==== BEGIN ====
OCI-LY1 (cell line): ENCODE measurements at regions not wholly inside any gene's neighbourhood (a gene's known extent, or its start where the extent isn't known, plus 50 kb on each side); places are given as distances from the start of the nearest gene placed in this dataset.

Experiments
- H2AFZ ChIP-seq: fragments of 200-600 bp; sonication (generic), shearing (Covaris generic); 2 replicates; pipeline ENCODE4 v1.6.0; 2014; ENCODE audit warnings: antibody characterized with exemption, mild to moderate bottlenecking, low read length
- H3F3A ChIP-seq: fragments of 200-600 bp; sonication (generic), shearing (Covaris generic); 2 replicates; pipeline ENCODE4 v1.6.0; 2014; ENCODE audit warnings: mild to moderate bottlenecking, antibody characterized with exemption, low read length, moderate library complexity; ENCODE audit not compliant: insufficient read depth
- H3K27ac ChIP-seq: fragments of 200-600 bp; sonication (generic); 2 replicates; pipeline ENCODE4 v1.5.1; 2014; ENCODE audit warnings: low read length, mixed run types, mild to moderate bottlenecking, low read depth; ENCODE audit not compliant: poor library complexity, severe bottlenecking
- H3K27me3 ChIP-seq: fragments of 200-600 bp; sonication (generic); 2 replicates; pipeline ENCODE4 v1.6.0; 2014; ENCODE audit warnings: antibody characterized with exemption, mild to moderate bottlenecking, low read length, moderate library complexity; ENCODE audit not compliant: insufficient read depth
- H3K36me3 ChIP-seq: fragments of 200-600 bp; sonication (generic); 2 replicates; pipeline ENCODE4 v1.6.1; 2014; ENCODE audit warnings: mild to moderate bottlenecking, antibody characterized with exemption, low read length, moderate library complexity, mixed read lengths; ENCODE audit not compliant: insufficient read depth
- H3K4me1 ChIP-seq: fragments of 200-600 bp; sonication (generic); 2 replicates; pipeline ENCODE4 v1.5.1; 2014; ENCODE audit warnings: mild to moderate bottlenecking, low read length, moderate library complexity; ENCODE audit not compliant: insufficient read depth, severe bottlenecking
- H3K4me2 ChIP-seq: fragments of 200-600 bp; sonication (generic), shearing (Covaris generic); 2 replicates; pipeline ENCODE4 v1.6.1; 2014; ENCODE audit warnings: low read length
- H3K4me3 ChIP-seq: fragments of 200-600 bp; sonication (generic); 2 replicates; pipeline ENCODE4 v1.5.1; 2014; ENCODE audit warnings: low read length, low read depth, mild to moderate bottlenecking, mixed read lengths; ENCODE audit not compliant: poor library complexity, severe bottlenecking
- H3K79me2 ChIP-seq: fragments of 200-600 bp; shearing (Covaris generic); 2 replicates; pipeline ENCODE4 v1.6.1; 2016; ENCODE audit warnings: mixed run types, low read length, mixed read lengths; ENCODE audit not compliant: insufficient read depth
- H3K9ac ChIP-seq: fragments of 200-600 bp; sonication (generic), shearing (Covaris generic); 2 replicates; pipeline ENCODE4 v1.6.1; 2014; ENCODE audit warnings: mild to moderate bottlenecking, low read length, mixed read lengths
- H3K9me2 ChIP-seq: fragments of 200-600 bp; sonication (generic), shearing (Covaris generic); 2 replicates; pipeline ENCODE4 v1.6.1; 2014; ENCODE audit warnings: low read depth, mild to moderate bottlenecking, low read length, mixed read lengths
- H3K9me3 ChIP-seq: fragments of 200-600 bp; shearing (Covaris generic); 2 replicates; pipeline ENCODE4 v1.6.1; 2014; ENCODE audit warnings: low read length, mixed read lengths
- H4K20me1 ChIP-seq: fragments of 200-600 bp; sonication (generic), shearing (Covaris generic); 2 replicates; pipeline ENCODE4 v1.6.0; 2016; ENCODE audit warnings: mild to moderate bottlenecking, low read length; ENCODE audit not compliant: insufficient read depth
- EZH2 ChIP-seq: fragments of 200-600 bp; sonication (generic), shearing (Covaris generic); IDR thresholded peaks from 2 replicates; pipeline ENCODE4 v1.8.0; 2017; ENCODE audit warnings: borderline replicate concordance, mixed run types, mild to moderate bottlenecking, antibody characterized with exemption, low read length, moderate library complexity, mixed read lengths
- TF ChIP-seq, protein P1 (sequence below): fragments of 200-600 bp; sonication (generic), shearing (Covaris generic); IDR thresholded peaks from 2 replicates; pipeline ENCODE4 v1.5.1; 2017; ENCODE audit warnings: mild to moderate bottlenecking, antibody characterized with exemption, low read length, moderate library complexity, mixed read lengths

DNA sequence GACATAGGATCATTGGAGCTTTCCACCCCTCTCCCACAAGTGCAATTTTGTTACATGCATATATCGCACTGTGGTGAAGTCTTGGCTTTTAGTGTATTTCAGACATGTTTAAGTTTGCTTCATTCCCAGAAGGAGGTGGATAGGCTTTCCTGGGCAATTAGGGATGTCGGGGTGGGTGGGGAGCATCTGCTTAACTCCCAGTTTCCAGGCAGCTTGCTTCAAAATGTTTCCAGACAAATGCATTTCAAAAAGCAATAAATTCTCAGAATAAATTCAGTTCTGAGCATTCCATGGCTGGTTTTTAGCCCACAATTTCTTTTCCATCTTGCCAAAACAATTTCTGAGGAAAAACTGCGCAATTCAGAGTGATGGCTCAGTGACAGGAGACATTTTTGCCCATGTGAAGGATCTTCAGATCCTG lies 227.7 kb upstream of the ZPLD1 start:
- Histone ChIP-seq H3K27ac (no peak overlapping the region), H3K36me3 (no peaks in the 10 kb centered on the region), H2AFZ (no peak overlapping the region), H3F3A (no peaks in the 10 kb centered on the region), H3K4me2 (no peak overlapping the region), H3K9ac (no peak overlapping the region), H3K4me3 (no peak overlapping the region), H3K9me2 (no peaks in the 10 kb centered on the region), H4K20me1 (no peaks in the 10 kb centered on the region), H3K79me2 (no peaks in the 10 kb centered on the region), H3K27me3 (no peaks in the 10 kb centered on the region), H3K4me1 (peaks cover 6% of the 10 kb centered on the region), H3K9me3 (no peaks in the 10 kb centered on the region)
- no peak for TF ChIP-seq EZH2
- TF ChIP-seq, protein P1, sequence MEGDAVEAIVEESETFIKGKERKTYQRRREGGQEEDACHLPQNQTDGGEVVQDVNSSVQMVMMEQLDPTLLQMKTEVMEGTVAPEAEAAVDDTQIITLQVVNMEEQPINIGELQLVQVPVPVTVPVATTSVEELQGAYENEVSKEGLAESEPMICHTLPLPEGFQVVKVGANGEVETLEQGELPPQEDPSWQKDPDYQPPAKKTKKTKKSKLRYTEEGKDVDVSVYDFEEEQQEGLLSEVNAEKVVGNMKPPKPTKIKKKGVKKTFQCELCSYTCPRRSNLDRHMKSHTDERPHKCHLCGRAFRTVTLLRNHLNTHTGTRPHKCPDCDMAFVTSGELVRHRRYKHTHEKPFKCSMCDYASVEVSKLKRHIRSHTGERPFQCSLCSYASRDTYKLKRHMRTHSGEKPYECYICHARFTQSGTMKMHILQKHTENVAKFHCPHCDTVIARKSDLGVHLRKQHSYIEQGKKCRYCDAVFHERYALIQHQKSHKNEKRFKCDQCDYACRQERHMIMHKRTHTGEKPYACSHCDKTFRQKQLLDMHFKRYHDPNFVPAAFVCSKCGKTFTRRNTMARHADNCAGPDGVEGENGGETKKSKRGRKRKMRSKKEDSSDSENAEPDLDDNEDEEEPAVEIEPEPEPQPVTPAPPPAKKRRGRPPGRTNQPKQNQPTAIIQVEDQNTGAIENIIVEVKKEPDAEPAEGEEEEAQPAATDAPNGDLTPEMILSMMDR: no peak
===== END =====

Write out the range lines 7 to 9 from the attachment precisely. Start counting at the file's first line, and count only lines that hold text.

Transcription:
- H3K36me3 ChIP-seq: fragments of 200-600 bp; sonication (generic); 2 replicates; pipeline ENCODE4 v1.6.1; 2014; ENCODE audit warnings: mild to moderate bottlenecking, antibody characterized with exemption, low read length, moderate library complexity, mixed read lengths; ENCODE audit not compliant: insufficient read depth
- H3K4me1 ChIP-seq: fragments of 200-600 bp; sonication (generic); 2 replicates; pipeline ENCODE4 v1.5.1; 2014; ENCODE audit warnings: mild to moderate bottlenecking, low read length, moderate library complexity; ENCODE audit not compliant: insufficient read depth, severe bottlenecking
- H3K4me2 ChIP-seq: fragments of 200-600 bp; sonication (generic), shearing (Covaris generic); 2 replicates; pipeline ENCODE4 v1.6.1; 2014; ENCODE audit warnings: low read length